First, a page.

Filter: blends multiple samples together


 

Sampling Theorem:

 

Sampling Theorem: bandlimited signal can be reconstructed exactly if it is sampled at a rate atleast twice the maximum frequency component in it."

 

Consider a signal g(t) that is bandlimited.


The maximum frequency component of g(t) is fm. To recover the signal g(t) exactly from its samples it has to be sampled ata rate fs _ 2fm. The minimum required sampling rate fs = 2fm is called nyquist rate

 

A continuous time signal can be processed by processing its samples through a discrete time system. For reconstructing the continuous time signal from its discrete time samples without any error, the signal should be sampled at a sufficient rate that is determined by the sampling theorem.

 

Aliasing

 

Aliasing is a phenomenon where the high frequency components of the sampled signal interfere with each other because of inadequate sampling ωs< 2ωm. Aliasing


Aliasing leads to distortion in recovered signal. This is the reason why sampling frequency should be atleast twice the bandwidth of the signal.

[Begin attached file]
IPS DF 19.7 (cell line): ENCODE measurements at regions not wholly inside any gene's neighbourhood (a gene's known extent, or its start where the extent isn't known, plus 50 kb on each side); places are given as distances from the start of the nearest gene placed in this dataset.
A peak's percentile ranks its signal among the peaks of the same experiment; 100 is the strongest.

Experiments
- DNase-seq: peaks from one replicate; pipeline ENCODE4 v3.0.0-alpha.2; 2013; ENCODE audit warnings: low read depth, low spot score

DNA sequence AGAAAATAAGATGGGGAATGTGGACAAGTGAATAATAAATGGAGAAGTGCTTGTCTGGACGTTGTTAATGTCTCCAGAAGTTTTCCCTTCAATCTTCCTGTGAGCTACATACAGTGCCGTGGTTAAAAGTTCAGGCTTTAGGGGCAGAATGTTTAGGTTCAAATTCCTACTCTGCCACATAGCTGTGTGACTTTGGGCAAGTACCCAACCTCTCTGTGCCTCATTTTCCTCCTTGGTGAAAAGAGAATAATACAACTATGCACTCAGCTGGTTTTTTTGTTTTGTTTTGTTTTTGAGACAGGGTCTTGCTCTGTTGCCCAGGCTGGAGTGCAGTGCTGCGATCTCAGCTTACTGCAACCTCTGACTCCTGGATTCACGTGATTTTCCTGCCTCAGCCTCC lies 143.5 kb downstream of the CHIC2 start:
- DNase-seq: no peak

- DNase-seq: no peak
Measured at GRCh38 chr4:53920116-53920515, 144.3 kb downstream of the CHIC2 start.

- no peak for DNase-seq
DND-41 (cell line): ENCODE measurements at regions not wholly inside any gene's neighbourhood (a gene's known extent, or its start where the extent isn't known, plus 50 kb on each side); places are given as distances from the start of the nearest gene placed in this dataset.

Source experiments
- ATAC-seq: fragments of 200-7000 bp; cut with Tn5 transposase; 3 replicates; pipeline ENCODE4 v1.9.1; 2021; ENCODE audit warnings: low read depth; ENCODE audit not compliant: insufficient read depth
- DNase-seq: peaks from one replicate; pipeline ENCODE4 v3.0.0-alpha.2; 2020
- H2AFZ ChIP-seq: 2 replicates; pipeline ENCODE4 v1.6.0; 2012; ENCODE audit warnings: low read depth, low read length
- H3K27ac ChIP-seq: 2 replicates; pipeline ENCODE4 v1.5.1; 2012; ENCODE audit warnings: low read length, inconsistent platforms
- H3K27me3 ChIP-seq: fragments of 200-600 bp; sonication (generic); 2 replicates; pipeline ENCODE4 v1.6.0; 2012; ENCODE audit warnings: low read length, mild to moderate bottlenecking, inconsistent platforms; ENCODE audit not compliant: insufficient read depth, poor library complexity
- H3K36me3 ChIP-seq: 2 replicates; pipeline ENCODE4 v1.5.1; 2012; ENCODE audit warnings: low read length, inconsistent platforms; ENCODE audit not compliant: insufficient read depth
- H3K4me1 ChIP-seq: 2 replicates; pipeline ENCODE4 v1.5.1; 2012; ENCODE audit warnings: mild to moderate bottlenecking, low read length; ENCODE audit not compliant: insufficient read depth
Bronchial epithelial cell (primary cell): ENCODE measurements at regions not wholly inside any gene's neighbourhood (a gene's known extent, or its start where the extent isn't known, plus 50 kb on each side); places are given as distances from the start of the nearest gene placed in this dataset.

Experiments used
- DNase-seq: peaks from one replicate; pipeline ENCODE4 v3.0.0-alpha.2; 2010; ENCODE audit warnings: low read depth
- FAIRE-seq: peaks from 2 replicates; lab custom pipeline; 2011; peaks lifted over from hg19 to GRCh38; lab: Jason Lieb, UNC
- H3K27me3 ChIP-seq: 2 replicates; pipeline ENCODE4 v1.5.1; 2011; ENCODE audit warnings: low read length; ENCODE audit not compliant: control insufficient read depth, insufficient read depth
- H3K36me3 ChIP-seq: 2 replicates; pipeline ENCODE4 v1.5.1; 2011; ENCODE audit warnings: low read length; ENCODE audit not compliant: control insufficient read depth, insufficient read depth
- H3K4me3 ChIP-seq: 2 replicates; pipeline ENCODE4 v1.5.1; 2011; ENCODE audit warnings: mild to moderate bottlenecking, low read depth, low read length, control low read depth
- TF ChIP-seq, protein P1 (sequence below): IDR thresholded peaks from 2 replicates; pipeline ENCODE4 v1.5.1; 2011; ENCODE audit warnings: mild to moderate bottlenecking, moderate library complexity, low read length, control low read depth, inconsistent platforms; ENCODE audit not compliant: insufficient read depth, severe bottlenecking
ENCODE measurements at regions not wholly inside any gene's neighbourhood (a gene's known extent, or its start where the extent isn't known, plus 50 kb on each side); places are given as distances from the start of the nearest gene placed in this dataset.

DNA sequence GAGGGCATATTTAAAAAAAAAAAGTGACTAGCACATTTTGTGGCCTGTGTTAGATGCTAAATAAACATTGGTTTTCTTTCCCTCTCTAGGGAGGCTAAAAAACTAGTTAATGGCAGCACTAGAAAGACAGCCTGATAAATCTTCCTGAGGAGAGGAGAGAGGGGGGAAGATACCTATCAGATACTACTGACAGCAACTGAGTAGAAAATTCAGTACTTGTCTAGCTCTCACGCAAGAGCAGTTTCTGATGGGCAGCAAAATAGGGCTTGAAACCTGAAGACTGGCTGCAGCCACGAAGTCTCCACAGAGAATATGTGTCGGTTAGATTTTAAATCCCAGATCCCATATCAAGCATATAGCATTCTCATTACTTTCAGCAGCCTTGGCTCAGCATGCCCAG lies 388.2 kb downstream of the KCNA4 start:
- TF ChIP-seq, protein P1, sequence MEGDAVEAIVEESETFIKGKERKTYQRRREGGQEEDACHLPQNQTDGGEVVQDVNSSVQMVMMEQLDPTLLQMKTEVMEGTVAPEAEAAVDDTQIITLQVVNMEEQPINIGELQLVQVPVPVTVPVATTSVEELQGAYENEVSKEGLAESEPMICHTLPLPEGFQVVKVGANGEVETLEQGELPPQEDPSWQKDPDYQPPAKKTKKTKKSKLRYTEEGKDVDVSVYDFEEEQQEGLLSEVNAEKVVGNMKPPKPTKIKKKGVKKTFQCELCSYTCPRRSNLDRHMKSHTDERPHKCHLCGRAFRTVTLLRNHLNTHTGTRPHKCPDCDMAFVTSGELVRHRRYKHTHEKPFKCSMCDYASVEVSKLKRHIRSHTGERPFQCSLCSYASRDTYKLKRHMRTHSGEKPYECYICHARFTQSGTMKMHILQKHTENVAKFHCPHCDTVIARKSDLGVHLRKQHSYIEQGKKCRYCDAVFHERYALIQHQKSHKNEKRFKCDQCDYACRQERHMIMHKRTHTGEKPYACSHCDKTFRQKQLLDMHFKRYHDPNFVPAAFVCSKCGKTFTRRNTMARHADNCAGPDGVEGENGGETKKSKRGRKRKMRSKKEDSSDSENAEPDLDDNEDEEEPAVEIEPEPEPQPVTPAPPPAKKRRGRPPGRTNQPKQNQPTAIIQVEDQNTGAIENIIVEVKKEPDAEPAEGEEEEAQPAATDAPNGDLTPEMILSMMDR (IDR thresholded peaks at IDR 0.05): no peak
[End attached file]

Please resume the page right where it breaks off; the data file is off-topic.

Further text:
Sampling of Non-bandlimited Signal: Anti-aliasing Filter

Anti aliasing filter is a filter which is used before a signal sampler, to restrict the

 

bandwidth of a signal to approximately satisfy the sampling theorem. The potential defectors are all the frequency components beyond fs/2 Hz. We should have to eliminate these components from x(t) before sampling x(t). As a result of this we lose only the components beyond the folding frequency fs/2 Hz. These frequency components cannot reappear to corrupt the components with frequencies below the folding frequency. This suppression of higher frequencies can be accomplished by an ideal filter of bandwidth fs/2 Hz. This filter is called the anti-aliasing filter. The anti aliasing operation must be performed before the signal is sampled. The anti aliasing filter, being an ideal filter is unrealizable. In practice, we use a steep cutoff filter, which leaves a sharply attenuated residual spectrum beyond the folding frequency fs/2.